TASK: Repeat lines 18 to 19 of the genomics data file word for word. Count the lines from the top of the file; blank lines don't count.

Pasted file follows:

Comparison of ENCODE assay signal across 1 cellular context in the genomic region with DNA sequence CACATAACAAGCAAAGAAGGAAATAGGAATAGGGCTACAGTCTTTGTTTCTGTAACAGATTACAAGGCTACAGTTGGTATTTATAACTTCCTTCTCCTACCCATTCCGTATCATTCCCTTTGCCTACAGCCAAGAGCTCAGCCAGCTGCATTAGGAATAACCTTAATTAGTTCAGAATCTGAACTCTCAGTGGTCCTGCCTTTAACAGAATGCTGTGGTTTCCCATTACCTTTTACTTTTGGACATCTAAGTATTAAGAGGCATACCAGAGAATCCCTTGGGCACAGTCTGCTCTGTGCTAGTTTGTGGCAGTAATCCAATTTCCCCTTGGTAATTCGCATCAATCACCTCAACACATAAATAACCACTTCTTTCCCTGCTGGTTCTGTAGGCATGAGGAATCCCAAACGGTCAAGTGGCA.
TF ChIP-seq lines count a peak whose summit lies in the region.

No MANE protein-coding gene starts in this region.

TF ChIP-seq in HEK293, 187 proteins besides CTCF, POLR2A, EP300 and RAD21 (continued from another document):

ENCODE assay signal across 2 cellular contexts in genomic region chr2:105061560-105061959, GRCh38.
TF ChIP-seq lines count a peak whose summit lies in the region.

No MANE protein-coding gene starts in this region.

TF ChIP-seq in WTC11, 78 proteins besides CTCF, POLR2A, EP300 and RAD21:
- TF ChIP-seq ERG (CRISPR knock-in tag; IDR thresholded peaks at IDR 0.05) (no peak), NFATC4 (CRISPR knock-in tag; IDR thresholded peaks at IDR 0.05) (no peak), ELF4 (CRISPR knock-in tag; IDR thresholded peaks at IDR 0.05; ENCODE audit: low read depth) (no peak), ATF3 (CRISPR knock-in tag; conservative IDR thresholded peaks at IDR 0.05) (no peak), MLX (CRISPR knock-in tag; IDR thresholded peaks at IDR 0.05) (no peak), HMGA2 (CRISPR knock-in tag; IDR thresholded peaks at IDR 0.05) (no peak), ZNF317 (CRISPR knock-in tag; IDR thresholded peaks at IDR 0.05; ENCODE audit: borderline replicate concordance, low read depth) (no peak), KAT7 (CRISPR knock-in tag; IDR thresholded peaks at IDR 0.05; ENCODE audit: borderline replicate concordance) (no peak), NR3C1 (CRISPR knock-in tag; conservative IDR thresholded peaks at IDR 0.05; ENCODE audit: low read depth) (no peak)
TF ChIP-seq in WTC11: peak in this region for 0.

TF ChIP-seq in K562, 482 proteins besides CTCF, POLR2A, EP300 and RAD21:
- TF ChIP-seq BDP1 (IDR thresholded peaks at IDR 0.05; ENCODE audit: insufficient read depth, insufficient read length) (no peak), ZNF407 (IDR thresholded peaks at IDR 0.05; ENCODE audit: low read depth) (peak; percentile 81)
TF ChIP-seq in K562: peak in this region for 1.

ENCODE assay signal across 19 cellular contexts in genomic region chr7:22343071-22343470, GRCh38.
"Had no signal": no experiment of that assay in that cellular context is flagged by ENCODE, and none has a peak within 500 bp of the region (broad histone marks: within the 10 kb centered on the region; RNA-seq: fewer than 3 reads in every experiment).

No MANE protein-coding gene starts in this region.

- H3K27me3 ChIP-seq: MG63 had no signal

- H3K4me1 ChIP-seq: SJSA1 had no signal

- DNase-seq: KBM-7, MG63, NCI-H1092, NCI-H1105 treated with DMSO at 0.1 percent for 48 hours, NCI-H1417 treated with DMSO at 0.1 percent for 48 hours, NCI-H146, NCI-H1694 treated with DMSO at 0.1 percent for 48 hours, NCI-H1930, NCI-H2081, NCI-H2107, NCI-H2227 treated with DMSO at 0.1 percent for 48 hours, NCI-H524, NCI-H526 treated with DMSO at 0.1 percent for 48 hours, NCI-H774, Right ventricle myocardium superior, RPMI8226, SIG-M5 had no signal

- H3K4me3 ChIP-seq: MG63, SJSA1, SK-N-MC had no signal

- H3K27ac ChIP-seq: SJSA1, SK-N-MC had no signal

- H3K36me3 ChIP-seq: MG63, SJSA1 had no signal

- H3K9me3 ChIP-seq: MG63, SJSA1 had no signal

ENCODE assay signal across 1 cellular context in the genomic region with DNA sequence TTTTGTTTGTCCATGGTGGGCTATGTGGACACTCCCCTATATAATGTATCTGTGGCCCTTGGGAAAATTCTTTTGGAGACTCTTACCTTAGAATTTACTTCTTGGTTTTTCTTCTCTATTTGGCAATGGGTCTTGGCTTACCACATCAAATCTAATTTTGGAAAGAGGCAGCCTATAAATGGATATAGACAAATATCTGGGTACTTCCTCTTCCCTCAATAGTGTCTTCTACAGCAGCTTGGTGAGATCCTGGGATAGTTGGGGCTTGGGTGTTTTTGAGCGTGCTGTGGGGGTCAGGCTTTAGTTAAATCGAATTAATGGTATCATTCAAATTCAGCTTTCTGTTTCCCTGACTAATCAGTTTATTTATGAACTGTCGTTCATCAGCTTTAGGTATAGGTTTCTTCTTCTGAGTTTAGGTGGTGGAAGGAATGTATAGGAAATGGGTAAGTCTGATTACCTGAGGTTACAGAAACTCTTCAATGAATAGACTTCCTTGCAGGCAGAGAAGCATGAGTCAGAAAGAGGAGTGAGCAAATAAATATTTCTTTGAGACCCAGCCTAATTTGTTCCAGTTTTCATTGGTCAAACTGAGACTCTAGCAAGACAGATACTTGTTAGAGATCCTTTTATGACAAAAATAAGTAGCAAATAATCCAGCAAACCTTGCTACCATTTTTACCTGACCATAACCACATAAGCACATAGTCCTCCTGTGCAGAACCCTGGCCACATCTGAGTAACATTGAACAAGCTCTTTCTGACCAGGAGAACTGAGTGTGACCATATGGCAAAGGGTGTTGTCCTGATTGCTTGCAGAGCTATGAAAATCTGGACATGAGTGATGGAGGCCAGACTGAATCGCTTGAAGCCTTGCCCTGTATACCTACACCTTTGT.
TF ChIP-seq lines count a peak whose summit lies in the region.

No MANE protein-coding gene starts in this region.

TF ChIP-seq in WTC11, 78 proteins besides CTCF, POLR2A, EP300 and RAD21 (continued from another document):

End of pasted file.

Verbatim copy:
- H3K4me1 ChIP-seq: SJSA1 had no signal

- DNase-seq: KBM-7, MG63, NCI-H1092, NCI-H1105 treated with DMSO at 0.1 percent for 48 hours, NCI-H1417 treated with DMSO at 0.1 percent for 48 hours, NCI-H146, NCI-H1694 treated with DMSO at 0.1 percent for 48 hours, NCI-H1930, NCI-H2081, NCI-H2107, NCI-H2227 treated with DMSO at 0.1 percent for 48 hours, NCI-H524, NCI-H526 treated with DMSO at 0.1 percent for 48 hours, NCI-H774, Right ventricle myocardium superior, RPMI8226, SIG-M5 had no signal